:: mushroom sarnie

10. herbs
Herbs contain chemicals which help to block the spread of cancer cells. It’s easy to include a little parsley, mint, basil, rosemary or thyme in most dishes. As a rule of thumb woody herbs like rosemary and thyme are best added at the beginning of cooking and leafy herbs best added at the end.
:: chimmichurri sauce
:: low maintenance pesto

11. probiotics
These friendly bacteria help with digestion and support the immune system.
:: yoghurt
:: coconut yoghurt

12. dark chocolate
Dark chocolate contains antioxidants and other compounds which help slow the growth of cancer cells. So a little dark chocolate is a good thing, but aparently the milk solids in milk chocolate cancels out the benefits. So stick to 70% cocoa solids or higher.
:: divine gluten-free chocolate muffins
:: rich dark chocolate ice cream

13. berries & stone fruit
Both berries and stone fruit, especially plums contain high levels of anticancer molecules. Freezing doesn’t damage the molecules, so frozen fruit is fine.
:: raspberry gelato
:: raspberry & dark chocolate muffins

14. citrus
Citrus fruit contain anti-inflammatory molecules and help the liver eliminate carcinogens. The zest appears to contain the highest concentrations of these molecules.
:: preserved lemons – includes ideas for using preserved lemons as well.
:: single girl salmon
:: delicious lemon birthday cake

15. red wine
As a former wine maker, this is one of my favourite inclusions! Although it should be noted that more than one glass a day may lead to an increase in cancer. If you’re looking for tips on cooking with wine, I recommend reading wine week: 7 tips for cooking with vino.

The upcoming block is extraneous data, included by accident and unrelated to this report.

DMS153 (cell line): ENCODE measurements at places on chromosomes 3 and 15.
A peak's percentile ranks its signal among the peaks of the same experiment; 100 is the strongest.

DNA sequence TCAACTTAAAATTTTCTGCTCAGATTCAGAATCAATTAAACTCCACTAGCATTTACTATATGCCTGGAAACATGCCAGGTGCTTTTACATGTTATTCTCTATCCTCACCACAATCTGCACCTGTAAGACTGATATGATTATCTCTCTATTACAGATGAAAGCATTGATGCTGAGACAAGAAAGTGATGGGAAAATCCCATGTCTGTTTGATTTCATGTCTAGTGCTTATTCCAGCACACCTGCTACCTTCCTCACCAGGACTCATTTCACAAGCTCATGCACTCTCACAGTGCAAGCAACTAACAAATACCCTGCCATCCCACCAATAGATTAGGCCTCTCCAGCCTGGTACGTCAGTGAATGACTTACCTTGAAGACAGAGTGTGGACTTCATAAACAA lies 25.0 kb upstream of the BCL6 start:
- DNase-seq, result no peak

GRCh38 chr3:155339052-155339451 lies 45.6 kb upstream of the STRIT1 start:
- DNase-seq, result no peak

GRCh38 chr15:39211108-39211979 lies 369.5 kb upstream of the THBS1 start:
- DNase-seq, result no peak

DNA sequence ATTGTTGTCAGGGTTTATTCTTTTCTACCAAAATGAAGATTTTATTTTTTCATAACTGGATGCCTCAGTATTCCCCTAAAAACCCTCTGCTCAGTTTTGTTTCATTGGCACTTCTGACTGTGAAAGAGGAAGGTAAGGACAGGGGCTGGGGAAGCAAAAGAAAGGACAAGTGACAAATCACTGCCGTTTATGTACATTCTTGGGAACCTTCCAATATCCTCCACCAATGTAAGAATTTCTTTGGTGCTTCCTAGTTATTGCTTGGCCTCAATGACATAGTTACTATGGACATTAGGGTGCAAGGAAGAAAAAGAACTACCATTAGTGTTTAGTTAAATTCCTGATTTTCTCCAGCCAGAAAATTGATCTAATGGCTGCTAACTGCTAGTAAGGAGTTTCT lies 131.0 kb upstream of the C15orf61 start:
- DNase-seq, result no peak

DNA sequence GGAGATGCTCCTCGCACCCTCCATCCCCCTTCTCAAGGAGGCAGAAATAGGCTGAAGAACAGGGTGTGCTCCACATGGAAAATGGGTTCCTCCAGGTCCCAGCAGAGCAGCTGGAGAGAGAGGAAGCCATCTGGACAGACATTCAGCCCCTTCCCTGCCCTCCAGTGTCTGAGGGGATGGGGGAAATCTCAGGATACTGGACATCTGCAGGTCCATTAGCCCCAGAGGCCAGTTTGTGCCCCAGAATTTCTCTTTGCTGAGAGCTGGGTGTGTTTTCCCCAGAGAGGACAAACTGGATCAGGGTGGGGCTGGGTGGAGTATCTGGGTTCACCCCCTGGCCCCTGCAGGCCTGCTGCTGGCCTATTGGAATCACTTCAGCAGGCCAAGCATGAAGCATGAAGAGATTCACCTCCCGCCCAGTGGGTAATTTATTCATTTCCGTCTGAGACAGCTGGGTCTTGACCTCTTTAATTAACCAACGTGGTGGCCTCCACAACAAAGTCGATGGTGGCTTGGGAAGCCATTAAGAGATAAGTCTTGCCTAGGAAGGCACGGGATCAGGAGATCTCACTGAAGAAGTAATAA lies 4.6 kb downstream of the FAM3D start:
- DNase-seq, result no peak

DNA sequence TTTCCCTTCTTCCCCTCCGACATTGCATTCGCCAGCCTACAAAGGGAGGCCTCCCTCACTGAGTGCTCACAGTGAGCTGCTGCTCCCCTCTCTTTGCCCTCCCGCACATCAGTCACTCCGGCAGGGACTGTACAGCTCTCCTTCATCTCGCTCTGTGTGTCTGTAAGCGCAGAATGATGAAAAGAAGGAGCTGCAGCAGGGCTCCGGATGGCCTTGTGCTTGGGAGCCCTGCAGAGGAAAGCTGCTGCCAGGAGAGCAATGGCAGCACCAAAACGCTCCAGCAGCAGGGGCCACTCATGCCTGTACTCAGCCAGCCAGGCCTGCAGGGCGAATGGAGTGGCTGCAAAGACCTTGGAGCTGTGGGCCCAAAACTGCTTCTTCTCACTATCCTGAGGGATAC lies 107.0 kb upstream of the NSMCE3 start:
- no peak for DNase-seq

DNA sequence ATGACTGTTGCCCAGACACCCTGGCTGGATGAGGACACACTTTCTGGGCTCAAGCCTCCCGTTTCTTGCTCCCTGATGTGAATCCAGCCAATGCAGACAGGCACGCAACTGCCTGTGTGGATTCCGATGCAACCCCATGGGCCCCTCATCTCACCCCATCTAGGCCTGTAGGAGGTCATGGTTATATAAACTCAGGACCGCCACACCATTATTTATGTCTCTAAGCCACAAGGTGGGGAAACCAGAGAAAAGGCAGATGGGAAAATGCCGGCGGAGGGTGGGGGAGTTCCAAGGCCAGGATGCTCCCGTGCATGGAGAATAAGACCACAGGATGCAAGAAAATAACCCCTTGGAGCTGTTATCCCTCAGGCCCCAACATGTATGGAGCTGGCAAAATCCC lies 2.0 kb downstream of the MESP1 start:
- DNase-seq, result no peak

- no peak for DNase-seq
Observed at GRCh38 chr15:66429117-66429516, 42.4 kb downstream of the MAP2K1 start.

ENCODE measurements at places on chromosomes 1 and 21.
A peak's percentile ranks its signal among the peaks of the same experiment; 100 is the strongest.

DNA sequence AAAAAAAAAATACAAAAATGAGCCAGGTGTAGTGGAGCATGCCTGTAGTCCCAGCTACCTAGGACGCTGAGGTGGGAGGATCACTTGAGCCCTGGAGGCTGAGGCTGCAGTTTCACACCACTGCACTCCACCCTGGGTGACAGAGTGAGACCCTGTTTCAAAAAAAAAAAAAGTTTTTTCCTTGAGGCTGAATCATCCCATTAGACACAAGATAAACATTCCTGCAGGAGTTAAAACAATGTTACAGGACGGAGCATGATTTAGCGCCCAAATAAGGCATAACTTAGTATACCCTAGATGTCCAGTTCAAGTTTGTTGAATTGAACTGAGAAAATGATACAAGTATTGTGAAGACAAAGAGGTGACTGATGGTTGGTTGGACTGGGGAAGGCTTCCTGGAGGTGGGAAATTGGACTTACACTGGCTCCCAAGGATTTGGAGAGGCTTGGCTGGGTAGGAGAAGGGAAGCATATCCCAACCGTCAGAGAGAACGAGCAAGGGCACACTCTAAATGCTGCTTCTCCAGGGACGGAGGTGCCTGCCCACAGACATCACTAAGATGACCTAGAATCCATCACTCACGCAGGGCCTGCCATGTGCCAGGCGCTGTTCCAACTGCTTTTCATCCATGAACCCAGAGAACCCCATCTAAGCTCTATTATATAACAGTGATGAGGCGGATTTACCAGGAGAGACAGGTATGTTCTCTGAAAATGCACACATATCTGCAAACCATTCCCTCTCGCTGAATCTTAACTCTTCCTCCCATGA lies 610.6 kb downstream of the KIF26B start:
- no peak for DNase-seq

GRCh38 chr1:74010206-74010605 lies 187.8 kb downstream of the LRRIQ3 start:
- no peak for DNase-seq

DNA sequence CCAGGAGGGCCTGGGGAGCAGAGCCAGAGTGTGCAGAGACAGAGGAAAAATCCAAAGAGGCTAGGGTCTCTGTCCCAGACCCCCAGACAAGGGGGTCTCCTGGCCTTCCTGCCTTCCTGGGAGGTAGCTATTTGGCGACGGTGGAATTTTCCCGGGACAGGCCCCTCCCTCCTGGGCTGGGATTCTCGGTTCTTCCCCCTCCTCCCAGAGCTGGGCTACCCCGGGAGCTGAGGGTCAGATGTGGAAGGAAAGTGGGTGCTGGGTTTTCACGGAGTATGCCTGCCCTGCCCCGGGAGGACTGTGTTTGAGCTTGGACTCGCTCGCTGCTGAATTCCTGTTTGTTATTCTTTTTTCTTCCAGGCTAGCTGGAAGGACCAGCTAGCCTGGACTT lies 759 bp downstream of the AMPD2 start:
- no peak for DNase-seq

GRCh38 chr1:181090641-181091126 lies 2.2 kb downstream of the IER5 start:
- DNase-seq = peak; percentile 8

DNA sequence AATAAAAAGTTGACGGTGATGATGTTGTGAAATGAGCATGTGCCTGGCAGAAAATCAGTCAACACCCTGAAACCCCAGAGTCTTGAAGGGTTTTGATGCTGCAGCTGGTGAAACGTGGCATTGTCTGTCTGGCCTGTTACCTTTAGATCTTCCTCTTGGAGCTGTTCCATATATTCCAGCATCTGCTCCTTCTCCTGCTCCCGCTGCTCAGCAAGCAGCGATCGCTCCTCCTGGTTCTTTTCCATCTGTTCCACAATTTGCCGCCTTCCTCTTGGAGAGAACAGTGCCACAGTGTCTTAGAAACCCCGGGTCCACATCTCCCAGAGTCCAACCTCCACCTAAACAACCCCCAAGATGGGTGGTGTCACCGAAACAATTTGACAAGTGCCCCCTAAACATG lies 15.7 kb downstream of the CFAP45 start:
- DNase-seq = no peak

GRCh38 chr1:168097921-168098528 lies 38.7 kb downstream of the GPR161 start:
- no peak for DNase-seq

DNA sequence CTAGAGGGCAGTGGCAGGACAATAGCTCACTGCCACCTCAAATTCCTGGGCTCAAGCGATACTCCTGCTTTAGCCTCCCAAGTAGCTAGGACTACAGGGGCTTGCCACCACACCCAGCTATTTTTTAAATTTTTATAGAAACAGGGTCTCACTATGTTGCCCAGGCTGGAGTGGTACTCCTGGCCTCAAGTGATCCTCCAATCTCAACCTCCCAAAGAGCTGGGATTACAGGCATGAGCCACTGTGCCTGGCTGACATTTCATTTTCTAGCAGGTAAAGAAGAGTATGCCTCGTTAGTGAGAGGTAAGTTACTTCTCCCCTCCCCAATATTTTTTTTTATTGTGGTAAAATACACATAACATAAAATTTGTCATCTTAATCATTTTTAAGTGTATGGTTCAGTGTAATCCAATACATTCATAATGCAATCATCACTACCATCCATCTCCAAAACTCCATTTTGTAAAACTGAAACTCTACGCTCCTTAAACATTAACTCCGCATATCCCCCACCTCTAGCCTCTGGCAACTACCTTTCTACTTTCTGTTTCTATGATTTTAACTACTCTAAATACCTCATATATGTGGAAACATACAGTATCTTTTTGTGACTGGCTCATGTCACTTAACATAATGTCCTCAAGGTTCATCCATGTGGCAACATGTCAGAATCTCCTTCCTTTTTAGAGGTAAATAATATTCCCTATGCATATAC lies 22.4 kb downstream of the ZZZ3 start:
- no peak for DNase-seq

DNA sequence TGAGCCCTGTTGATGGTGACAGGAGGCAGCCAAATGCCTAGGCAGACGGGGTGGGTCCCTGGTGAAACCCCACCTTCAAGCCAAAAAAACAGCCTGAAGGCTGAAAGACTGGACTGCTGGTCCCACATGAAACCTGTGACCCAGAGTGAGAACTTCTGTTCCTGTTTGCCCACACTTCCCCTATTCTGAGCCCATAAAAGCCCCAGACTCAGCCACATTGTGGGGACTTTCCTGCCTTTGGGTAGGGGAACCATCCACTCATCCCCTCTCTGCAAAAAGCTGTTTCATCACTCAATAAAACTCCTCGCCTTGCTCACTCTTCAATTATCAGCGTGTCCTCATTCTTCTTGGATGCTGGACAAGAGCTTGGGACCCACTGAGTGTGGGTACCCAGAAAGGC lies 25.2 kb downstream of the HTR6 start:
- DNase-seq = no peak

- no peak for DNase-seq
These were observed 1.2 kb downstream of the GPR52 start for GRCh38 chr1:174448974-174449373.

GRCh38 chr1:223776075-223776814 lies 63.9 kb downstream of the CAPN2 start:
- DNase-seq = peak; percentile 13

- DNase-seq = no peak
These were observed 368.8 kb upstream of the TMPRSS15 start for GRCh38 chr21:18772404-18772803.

:: coq au vin
:: pasta with butter beans & red wine

mushroom soup

anti-cancer mushroom soup
serves 2

All the ingredients in this soup come from the anti-cancer food groups listed above. To boost the anti-cancer nature of the soup even further, consider adding in some thyme leaves or a little turmeric or curry powder.

I’m doing well with my goal to expand the soup recipe collection here on Stonesoup. I just adore mushrooms especially when they’re in soup!

Feel free to play around with different types of mushrooms. I used a mixture of field mushrooms and shiitake this time. Wild and cultivated work equally well here.

2 onions, peeled & chopped
2 cloves garlic, peeled & chopped
500g (1lb) mushrooms, sliced
3 cups white or green tea or water
3-4 tablespoons natural yoghurt, to serve

1. Heat a generous glug of olive oil in a medium saucepan. Cook onion, covered for about 10 minutes or until soft. Stir every now and then.

2. Add garlic and mushrooms and stir fry for a few minutes.

3. Add tea or water and bring to the boil. Simmer, uncovered for 10 minutes or until the mushrooms are tender.